Title: Practical Magic
Author: Alice Hoffman
Series: Practical Magic #2
Rating Out of 5: 4.5 (Amazing, but not quite perfect), 5 (I will read this again and again and again)
My Bookshelves: Chic lit, Magic, Romance, Witches
5th sentence, 74th page: The rings around the moon are now so bright Sally’s convinced everyone in the neighbourhood will be awake before long.
As children, sisters Gillian and Sally were forever outsiders in their small New England town, teased, taunted and shunned for the sense of magic that seemed to hang in the air around them. All Gillian and Sally ever wanted was to get away.
Years later, tragedy brings the sisters back together. They’ll find that no matter what else may happen, they’ll always have each other.
An enchanting tale of love, forgiveness and family, Practical Magic is one of Alice Hoffman’s best loved novels and the basis of the classic movie.
I literally bought this because I saw the book in a bookstore a few days after I’d watched the movie (I was on a Sandra Bullock binge-watch). Prior to seeing it, I actually had no idea that Practical Magic was even based on a book. This seems to be happening a lot to me at the moment to be fair…
Although I loved this book, I need to start this review with the fact that the book is really nothing like the movie. I was expecting a feel-good, sisterly tale that focused on the strong bond between the two. And this story does do that. But it’s also focusing on the flawed way that we as humans, sisters and family interact with each other. As someone who has a sister, I can tell you, this novel felt far more realistic and non-sugar-coated than the movie. Both are amazing, but this had a completely different flavour and tone than what I was expecting.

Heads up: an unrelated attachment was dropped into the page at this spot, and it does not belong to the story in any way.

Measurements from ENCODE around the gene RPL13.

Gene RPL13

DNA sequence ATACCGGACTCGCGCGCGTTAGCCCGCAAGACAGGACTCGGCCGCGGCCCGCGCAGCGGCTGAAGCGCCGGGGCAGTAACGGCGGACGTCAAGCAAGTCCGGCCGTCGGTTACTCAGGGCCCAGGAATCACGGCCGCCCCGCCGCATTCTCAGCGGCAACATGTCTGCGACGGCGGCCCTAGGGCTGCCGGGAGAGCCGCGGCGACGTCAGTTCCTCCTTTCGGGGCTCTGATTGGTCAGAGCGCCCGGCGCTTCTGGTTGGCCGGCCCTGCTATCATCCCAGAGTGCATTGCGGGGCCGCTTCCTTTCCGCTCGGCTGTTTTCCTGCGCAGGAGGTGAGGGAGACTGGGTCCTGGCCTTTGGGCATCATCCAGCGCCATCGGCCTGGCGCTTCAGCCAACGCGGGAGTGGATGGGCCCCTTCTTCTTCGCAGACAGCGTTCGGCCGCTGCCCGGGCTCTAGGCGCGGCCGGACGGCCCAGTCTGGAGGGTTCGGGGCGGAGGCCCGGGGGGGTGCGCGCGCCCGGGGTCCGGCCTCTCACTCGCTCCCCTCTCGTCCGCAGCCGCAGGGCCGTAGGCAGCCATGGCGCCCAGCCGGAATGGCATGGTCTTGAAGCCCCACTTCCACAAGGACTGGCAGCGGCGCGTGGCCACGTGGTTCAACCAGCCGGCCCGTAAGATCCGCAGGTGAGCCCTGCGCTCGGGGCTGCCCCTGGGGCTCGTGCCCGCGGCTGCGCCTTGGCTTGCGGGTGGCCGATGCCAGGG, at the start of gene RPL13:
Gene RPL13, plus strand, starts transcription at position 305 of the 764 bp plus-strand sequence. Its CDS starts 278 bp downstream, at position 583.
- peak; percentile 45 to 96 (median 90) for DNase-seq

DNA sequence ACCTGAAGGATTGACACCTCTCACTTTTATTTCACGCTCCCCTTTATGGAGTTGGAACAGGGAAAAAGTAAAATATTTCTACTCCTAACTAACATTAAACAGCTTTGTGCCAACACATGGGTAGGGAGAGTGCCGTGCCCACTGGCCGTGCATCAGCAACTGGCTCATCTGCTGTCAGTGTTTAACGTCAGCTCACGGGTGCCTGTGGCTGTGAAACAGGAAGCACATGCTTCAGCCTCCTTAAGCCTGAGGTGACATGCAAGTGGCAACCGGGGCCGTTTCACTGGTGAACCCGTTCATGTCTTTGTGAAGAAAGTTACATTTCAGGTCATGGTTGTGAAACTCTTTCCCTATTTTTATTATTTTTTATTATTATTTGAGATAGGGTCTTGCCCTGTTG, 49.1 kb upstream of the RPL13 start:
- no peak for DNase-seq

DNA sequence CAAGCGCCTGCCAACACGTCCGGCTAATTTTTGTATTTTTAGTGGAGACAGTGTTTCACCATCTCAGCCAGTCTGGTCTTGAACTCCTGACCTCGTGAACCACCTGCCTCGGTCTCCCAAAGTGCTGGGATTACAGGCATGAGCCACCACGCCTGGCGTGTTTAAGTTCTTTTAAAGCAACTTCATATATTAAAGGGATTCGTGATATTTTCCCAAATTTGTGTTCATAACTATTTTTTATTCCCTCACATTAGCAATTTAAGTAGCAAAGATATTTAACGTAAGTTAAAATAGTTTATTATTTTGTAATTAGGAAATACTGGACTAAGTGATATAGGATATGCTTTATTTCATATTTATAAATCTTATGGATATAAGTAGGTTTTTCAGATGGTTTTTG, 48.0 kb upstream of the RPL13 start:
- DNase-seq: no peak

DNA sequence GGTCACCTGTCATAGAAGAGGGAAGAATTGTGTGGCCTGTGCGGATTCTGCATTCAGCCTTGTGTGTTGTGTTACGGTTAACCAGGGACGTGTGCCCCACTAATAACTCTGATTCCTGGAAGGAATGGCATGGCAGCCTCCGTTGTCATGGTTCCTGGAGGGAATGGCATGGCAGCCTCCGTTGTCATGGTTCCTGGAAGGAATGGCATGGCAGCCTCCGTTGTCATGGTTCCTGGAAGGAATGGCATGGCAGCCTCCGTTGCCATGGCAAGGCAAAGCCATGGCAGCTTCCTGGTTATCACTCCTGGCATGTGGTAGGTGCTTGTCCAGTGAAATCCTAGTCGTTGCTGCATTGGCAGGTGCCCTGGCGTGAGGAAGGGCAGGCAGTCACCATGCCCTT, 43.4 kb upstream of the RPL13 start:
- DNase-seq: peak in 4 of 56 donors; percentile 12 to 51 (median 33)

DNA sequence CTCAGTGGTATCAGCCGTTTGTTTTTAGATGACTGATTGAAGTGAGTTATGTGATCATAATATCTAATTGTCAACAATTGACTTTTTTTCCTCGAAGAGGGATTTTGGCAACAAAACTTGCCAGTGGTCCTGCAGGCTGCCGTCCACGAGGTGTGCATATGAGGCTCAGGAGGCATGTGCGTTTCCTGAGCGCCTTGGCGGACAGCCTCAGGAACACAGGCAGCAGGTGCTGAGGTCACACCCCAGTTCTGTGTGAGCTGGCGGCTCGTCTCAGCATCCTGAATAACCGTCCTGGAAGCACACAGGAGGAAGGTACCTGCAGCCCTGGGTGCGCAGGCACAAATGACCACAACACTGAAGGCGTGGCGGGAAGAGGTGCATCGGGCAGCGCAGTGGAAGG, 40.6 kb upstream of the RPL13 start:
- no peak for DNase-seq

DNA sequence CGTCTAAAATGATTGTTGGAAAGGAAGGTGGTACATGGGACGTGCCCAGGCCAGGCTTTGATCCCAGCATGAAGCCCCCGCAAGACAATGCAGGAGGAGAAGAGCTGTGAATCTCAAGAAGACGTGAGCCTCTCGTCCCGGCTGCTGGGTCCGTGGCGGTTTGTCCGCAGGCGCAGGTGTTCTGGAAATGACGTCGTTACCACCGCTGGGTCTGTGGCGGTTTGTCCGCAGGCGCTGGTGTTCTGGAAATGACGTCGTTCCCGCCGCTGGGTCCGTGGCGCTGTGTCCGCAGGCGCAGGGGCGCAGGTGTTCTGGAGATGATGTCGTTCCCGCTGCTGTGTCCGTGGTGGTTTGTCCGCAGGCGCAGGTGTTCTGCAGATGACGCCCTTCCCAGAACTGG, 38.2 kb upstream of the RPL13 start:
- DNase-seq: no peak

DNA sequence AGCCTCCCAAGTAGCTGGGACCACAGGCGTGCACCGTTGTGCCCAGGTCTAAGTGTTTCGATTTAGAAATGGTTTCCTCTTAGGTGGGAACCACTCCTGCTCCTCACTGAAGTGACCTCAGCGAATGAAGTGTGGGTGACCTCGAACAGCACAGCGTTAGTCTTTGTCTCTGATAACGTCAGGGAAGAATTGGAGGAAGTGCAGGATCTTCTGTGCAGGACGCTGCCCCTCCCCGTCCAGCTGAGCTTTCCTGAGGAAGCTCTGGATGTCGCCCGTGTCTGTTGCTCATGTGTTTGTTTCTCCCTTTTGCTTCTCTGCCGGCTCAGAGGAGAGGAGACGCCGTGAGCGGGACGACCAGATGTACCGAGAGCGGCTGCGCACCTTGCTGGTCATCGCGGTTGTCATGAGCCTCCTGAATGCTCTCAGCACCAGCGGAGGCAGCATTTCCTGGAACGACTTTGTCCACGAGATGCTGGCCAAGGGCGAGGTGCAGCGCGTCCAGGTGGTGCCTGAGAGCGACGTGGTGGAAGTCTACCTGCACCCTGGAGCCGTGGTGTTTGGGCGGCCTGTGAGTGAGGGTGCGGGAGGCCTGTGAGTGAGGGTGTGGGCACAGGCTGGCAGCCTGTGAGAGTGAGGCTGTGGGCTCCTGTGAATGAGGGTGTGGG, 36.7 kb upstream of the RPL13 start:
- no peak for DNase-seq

Other than the obvious connection between the three generations of sisters and a great, contemporary look at family ties, I really loved this style of writing. As I previously mentioned, it was nothing like I expected. And it really wasn’t anything like what I’ve experienced before. There was something completely unique about the style of writing that drew me in. A sense of darkness and doom that managed to sit within the pages, but not overbear them. Probably mostly due to the excellent use of foreshadowing that Hoffman employs. In most stories you can kind of guess something is going to go wrong (that’s generally the catalyst for the storyline, and who wants to read a story where everything goes right?). Yet, the slight sense of foreshadowing and the wording used in this makes everything all the more sinister and intense. Something that I, for one, thoroughly enjoyed.
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